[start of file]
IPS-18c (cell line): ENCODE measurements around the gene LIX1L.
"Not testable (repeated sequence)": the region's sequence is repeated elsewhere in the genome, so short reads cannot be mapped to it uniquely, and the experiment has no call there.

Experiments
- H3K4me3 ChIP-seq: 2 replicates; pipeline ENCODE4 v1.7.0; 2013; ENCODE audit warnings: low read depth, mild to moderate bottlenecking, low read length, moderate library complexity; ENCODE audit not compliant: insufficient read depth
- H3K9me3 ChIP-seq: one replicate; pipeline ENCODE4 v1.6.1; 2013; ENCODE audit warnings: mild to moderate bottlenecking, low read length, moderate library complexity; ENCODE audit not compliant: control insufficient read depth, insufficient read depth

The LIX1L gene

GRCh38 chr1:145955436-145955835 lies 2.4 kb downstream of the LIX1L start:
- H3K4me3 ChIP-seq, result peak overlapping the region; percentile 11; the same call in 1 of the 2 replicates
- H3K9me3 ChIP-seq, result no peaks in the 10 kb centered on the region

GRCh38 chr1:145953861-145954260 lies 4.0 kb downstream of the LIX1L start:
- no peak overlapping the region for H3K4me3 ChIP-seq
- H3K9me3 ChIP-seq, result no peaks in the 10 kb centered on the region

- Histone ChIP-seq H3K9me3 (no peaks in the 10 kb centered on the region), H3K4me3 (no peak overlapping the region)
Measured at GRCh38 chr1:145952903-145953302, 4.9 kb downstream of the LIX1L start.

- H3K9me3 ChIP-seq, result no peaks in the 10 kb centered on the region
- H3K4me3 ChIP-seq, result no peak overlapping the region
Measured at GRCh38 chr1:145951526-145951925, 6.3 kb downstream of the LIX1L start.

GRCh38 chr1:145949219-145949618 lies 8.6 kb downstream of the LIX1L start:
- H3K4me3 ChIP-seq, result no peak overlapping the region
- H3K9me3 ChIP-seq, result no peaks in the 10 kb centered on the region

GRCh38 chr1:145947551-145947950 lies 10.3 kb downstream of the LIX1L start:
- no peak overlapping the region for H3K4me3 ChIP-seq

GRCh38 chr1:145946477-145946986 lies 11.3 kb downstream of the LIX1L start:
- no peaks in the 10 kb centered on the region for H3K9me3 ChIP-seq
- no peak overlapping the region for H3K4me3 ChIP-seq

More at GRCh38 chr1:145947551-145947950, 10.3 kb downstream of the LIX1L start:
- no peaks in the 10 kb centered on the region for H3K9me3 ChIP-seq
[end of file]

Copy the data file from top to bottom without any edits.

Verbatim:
IPS-18c (cell line): ENCODE measurements around the gene LIX1L.
"Not testable (repeated sequence)": the region's sequence is repeated elsewhere in the genome, so short reads cannot be mapped to it uniquely, and the experiment has no call there.

Experiments
- H3K4me3 ChIP-seq: 2 replicates; pipeline ENCODE4 v1.7.0; 2013; ENCODE audit warnings: low read depth, mild to moderate bottlenecking, low read length, moderate library complexity; ENCODE audit not compliant: insufficient read depth
- H3K9me3 ChIP-seq: one replicate; pipeline ENCODE4 v1.6.1; 2013; ENCODE audit warnings: mild to moderate bottlenecking, low read length, moderate library complexity; ENCODE audit not compliant: control insufficient read depth, insufficient read depth

The LIX1L gene

GRCh38 chr1:145955436-145955835 lies 2.4 kb downstream of the LIX1L start:
- H3K4me3 ChIP-seq, result peak overlapping the region; percentile 11; the same call in 1 of the 2 replicates
- H3K9me3 ChIP-seq, result no peaks in the 10 kb centered on the region

GRCh38 chr1:145953861-145954260 lies 4.0 kb downstream of the LIX1L start:
- no peak overlapping the region for H3K4me3 ChIP-seq
- H3K9me3 ChIP-seq, result no peaks in the 10 kb centered on the region

- Histone ChIP-seq H3K9me3 (no peaks in the 10 kb centered on the region), H3K4me3 (no peak overlapping the region)
Measured at GRCh38 chr1:145952903-145953302, 4.9 kb downstream of the LIX1L start.

- H3K9me3 ChIP-seq, result no peaks in the 10 kb centered on the region
- H3K4me3 ChIP-seq, result no peak overlapping the region
Measured at GRCh38 chr1:145951526-145951925, 6.3 kb downstream of the LIX1L start.

GRCh38 chr1:145949219-145949618 lies 8.6 kb downstream of the LIX1L start:
- H3K4me3 ChIP-seq, result no peak overlapping the region
- H3K9me3 ChIP-seq, result no peaks in the 10 kb centered on the region

GRCh38 chr1:145947551-145947950 lies 10.3 kb downstream of the LIX1L start:
- no peak overlapping the region for H3K4me3 ChIP-seq

GRCh38 chr1:145946477-145946986 lies 11.3 kb downstream of the LIX1L start:
- no peaks in the 10 kb centered on the region for H3K9me3 ChIP-seq
- no peak overlapping the region for H3K4me3 ChIP-seq

More at GRCh38 chr1:145947551-145947950, 10.3 kb downstream of the LIX1L start:
- no peaks in the 10 kb centered on the region for H3K9me3 ChIP-seq